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Like many other MIT men, I decided to join a fraternity my freshman year. I spent a good part of Rush going from house to house, enjoying the steak and lobster dinners, go-kart rides, and other freebies. Eventually, someone at one of the houses took a liking to me and invited me back to his house multiple times.

At the time I was not particularly concerned with joining a fraternity. I had just arrived at MIT and did not have a clue what was going on. Rather, I was accepting the invitations mainly to squeeze every last drop of free stuff out of Rush. I received and accepted a bid, but de-pledged after a few weeks, having decided that the house was not an ideal place for me.

However, it soon became apparent that the vast majority of my fellow Baker residents had pledged at fraternities. I loved the culture in Baker but reasoned that, since all of my friends there were moving into fraternities, I would probably be better off in a fraternity myself.

Through a friend of a friend I heard of a fraternity that was accepting new members post-rush (fraternities often do this when they don’t get enough pledges), so I went to check it out. The guys were nice enough, and after coming over a few times I was offered a bid, which I accepted.

Soon after joining I began to have serious doubts about my fraternity ­— it turned out that the people who rushed me were graduating seniors, and I had little in common with most of the other brothers. I thought about de-pledging but decided against it because I did not want to live in the dorms for the rest of my time at MIT.

After moving into the house my sophomore year, I gradually grew more and more alienated from the fraternity. I was in a tight spot — I wanted the social benefits associated with being in a fraternity but did not like where I was. Moreover, there were no available rooms in any of the dorms I would have considered living in. I decided the best idea would be to stay in the house for the remainder of the year and put off moving until the next year.

Over time my relationship with one of the brothers, a house officer, grew especially strained, and he brought forth a motion to have me removed from the fraternity. Under the bylaws of this particular house, removing a member of the fraternity requires 75 percent of the brothers to vote as such. Though I probably could have gotten 25 percent of the brothers to vote against the motion, I decided that it was best for me to leave. Unfortunately, the only room available on campus was a dingy single at a rather antisocial entry in MacGregor.

As much as I disliked my fraternity, it was my social network, and leaving meant losing practically all of my friends. For three semesters after disaffiliating, I was completely isolated from the MIT community before I made new friends and found an acceptable place to live.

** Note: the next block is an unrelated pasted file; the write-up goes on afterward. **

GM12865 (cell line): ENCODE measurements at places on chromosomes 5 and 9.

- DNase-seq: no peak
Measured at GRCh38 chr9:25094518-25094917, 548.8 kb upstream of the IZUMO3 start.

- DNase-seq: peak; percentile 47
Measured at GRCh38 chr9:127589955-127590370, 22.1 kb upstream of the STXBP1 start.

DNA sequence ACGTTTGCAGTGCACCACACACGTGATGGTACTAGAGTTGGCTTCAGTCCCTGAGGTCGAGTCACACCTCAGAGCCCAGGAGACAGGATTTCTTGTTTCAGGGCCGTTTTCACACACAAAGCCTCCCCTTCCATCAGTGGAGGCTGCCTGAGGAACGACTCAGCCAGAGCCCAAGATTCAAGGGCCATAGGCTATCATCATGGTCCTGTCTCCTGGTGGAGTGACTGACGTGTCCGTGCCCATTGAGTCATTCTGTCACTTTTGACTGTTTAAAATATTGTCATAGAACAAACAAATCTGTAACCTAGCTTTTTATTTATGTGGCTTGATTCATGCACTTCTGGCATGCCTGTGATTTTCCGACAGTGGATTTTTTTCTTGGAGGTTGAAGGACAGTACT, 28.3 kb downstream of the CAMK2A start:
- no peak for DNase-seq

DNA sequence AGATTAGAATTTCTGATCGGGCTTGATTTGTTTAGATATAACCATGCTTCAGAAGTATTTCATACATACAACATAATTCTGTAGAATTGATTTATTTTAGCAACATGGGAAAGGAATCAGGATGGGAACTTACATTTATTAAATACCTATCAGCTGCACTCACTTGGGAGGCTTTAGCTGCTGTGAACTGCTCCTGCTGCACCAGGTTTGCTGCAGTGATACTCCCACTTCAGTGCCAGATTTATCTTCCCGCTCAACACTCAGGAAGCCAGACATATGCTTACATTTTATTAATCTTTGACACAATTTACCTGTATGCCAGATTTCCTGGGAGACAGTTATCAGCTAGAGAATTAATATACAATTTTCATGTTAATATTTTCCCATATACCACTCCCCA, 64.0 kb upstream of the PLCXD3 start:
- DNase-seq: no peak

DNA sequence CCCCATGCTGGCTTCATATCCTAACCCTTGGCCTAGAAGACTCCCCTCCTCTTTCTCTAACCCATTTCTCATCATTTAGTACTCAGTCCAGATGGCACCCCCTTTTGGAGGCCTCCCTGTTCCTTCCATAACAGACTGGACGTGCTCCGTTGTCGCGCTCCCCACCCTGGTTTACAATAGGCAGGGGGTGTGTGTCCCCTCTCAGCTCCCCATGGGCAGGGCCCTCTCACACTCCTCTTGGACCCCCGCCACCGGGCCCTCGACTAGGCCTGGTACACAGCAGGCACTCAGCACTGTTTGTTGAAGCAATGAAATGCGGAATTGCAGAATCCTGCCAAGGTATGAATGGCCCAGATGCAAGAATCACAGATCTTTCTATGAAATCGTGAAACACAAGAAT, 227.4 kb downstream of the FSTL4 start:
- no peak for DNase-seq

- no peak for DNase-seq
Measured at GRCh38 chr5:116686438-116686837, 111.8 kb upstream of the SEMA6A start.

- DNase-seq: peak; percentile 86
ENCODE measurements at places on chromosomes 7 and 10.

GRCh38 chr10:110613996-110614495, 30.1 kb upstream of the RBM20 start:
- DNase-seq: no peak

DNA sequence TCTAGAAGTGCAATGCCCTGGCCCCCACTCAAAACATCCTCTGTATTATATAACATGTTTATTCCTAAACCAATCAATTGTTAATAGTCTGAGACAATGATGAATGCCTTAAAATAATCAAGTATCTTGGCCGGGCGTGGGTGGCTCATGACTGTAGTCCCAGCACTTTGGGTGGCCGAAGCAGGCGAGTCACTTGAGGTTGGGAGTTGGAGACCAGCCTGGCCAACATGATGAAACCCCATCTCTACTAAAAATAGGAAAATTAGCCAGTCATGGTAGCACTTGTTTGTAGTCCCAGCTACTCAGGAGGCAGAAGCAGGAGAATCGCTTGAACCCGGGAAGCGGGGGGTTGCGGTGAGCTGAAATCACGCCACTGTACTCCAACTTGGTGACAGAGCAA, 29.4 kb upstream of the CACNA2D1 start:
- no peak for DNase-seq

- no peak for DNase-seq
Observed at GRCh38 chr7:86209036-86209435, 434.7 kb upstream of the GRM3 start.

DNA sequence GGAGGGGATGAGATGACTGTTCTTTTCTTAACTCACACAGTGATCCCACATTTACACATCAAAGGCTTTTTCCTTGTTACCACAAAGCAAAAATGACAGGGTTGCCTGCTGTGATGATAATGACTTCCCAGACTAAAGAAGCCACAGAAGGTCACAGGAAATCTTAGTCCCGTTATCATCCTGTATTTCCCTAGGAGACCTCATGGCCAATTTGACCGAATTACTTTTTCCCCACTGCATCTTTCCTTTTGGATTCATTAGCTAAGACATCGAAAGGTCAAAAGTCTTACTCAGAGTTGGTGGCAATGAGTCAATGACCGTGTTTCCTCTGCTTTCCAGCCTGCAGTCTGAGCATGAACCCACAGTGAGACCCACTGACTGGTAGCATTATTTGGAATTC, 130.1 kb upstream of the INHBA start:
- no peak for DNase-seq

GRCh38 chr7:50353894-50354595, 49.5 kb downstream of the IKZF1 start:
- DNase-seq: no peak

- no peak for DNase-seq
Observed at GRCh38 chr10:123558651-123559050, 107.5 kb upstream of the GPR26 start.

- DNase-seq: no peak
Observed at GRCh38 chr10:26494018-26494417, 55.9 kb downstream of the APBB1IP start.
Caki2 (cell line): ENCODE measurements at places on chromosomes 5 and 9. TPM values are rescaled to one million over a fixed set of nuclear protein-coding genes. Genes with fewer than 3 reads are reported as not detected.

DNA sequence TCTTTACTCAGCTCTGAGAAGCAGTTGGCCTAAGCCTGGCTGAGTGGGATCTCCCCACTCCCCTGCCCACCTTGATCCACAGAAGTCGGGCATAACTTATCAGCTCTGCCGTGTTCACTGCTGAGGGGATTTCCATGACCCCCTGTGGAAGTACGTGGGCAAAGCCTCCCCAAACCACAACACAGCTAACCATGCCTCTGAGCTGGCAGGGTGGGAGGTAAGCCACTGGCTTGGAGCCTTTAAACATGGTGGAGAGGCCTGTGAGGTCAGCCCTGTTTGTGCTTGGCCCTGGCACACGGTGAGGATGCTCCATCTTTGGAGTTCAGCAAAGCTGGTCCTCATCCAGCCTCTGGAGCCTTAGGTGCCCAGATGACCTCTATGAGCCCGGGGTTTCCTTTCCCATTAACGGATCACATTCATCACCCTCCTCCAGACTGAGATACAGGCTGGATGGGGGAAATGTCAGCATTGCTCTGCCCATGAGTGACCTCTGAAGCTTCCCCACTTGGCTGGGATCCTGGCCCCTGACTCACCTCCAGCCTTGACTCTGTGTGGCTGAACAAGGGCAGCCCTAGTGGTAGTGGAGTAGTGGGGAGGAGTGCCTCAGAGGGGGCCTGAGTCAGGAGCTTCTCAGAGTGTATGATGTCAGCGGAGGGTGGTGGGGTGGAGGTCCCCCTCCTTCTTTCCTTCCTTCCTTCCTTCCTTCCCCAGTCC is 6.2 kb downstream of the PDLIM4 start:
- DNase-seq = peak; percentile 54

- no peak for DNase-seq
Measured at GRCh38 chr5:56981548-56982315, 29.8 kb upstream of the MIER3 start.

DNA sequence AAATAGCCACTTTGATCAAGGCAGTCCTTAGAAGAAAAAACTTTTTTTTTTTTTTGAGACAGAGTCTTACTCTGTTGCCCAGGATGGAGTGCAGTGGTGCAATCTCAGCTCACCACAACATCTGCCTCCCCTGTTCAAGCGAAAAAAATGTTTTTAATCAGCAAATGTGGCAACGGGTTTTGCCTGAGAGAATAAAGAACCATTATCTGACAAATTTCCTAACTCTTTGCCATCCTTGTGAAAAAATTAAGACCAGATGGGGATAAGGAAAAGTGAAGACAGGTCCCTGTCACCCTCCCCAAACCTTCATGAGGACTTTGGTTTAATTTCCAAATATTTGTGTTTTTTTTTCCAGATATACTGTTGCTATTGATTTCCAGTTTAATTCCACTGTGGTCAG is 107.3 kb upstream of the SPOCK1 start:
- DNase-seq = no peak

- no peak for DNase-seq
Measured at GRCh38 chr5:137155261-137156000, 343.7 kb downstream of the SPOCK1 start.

My story illustrates a key flaw in the way MIT times Rush. An early Rush doesn’t just hurt freshmen; it hurts fraternities. It is not easy to find and evaluate potential members in only a week. I have watched fraternities completely change character in the space of a few years because they took chances with grab-bag pledge classes. Such rapid changes are not desirable; most people join fraternities to be with like-minded people, not a random group.

When I first contemplated leaving the fraternity during my freshman year, I went to David Rogers, then director of Fraternities, Sororities, and Independent Living Groups, to discuss my options. There were two: stay or go. I told the Dean about my experience and asked him why Rush was at the beginning of the year. His response: “That’s how it’s always been.”

But that is not the basis for prudent policy and, frankly, is beneath the level of discourse that MIT promotes. MIT’s early Rush policy might have made sense when fraternities played a critical role in meeting freshman housing needs, but this is no longer true now that freshmen are required to live in a dorm. Having to choose where you will live and who your friends will be for the next four years before even signing up for classes is both pointless and extremely detrimental for all groups involved. A Rush during Independent Activities Period in January, after freshmen have gotten settled and fraternities have gotten to know the freshman class, makes much more sense. It is imperative that the Rush policy be changed so others do not have to go through what I did.

Charles Z. Zien is a member of the Class of 2010.